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Date: Sat, 13 Jun 98 14:13:18 CDT
From: Mark Graffis <ab758@virgin.usvi.net>
Article: 36690
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Forests bypassed by Jamaican Parliament

By Zadie Neufville, ENS, 12 June 1998

KINGSTON, Jamaica, June 12, 1998 (ENS) - Jamaica's tree planting programme has suffered a setback because Parliament has failed to approve a draft plan to replant denuded areas and manage the remaining forests. Forests on the Caribbean island nation are disappearing at an estimated rate of over 5 percent a year.

The Draft National Action Plan is crucial to the second stage of the "Trees for Tomorrow" programme, a joint project between the Canadian and Jamaican governments to improve management and conservation of Jamaican forests and tree crops.

The project which started in 1992, included the charting of some of the most densely forested regions of the island and the cloud-covered and most uncharted and protected rainforest, the Blue and John Crow Mountains, which has been designated a national park.

Under Jamaica's 1996 Forestry Act, the Ministry of Agriculture's Forestry Department was mandated to prepare a draft management plan by October of this year.

The plan is also important if Jamaica is to challenge a 1995 UN Food and Agriculture Organisation (FAO) report which puts the island among the most serious cases of deforestation in the world. According to the report, Jamaica is losing forest cover at a rate of 5.3 per cent a year.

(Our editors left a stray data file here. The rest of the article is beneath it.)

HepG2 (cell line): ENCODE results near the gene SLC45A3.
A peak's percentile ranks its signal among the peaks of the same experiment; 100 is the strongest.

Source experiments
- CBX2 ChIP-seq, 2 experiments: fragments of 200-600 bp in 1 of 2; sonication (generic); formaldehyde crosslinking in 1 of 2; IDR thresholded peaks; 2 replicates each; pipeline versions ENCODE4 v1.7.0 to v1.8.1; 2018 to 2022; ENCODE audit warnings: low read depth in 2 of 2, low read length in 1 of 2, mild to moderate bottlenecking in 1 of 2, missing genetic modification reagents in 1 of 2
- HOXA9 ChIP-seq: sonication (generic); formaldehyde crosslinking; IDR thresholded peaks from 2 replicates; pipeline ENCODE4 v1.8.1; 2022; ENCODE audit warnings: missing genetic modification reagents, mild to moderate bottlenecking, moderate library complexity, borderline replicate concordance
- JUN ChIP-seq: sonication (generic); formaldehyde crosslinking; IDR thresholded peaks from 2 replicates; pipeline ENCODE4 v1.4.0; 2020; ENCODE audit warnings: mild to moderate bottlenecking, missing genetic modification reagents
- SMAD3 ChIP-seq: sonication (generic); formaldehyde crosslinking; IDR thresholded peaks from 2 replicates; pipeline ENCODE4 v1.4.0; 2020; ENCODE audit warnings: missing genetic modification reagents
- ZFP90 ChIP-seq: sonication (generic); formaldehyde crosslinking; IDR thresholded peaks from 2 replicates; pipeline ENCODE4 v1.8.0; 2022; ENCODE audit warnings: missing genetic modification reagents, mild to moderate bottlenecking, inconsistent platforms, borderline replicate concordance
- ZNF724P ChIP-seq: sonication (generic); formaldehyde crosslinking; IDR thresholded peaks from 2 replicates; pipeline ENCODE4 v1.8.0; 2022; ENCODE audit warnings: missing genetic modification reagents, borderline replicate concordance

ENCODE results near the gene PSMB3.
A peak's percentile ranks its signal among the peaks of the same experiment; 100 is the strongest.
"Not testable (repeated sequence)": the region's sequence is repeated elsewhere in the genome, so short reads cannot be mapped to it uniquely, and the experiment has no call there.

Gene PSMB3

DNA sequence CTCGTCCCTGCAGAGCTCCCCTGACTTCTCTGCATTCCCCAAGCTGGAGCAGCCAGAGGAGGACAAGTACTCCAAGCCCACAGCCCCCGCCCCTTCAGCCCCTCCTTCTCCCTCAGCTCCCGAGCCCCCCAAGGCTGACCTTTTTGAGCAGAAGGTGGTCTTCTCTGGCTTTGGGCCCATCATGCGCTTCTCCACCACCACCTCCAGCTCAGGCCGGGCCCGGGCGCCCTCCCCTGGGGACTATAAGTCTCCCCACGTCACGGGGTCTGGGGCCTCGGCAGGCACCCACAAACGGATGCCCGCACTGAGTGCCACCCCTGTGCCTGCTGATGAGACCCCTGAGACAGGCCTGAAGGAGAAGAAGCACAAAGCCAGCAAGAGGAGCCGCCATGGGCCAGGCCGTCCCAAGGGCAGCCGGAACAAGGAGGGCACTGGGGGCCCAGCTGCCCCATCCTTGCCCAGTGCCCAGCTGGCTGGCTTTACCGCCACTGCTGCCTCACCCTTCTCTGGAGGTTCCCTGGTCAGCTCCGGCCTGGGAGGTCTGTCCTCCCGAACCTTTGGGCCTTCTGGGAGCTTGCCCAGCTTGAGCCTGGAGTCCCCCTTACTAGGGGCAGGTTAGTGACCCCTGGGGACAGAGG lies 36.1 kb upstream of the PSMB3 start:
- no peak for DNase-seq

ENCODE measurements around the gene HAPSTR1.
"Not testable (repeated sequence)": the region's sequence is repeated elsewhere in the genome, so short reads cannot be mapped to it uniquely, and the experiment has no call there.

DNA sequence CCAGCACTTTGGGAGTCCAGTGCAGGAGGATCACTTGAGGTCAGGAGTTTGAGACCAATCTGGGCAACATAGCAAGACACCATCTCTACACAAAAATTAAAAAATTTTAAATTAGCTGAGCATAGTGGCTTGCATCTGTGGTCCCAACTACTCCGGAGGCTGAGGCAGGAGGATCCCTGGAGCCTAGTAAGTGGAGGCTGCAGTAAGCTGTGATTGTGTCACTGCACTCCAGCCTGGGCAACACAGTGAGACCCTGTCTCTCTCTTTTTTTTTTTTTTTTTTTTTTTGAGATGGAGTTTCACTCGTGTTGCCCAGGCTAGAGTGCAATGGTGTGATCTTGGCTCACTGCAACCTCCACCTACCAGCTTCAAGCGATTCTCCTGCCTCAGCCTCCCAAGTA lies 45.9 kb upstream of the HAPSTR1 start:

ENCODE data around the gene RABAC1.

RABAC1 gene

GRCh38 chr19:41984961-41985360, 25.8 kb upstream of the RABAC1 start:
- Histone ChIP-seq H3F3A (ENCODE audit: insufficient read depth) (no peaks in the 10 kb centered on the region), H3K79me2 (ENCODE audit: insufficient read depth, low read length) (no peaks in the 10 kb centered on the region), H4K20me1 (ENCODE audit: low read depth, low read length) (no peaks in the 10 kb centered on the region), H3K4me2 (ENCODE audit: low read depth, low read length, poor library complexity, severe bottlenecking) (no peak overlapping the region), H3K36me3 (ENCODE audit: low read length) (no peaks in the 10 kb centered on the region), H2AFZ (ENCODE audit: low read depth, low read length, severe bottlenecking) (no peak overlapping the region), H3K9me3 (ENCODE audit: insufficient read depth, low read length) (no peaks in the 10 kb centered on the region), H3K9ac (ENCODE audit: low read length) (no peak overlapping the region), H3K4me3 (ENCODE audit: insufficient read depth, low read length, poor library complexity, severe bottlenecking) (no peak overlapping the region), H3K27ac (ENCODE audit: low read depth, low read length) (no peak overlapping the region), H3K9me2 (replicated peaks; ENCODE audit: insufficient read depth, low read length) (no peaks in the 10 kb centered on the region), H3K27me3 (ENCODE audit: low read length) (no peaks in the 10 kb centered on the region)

Local experts are challenging the report because of what they describe as an error in the interpretation of data collected. According to Owen Evelyn, national project manager in the Department of Forestry, the FAO's findings were the result of a mistake in the definitions used in data defining forested areas. But without the plan, they cannot prove the FAO wrong.

The Forestry Officials confirm that the Action Plan will now not be ready before 1999. A National Action, the Department confirmed, is key to controlling future tree loss. This is especially important as a report tabled in Parliament five years ago stated that the Forestry Department does not know how much land it controls.

Phase Two of the "Trees for Tomorrow" programme, aimed at strengthening the forestry sector, started two months ago. One important part of this phase is the strengthening of the Forestry Department ability to manage the country's forest reserve, important since Jamaica is one big watershed. The water tables are very high and the limestone base makes them vulnerable to seepages.

The Department pointed the finger of blame at Parliament for its delays in passing the Act. Senior advisor at the Department of Forestry John Latham has said that field work has already started but, "It would take no less than a year to get things done."

Latham said that this year, the department would continue to work on an interim plan that would have general requirements of the legislation.

Tree-cover loss in Jamaica has been linked to agriculture, logging, charcoal burning and large scale housing construction to deal with population growth.

The Forestry Department aims to replant plant 2,000 hectares (7.7 square miles) of trees by the year 2000, starting with 500 hectares this year, 700 next year, and 800 hectares in 2000.

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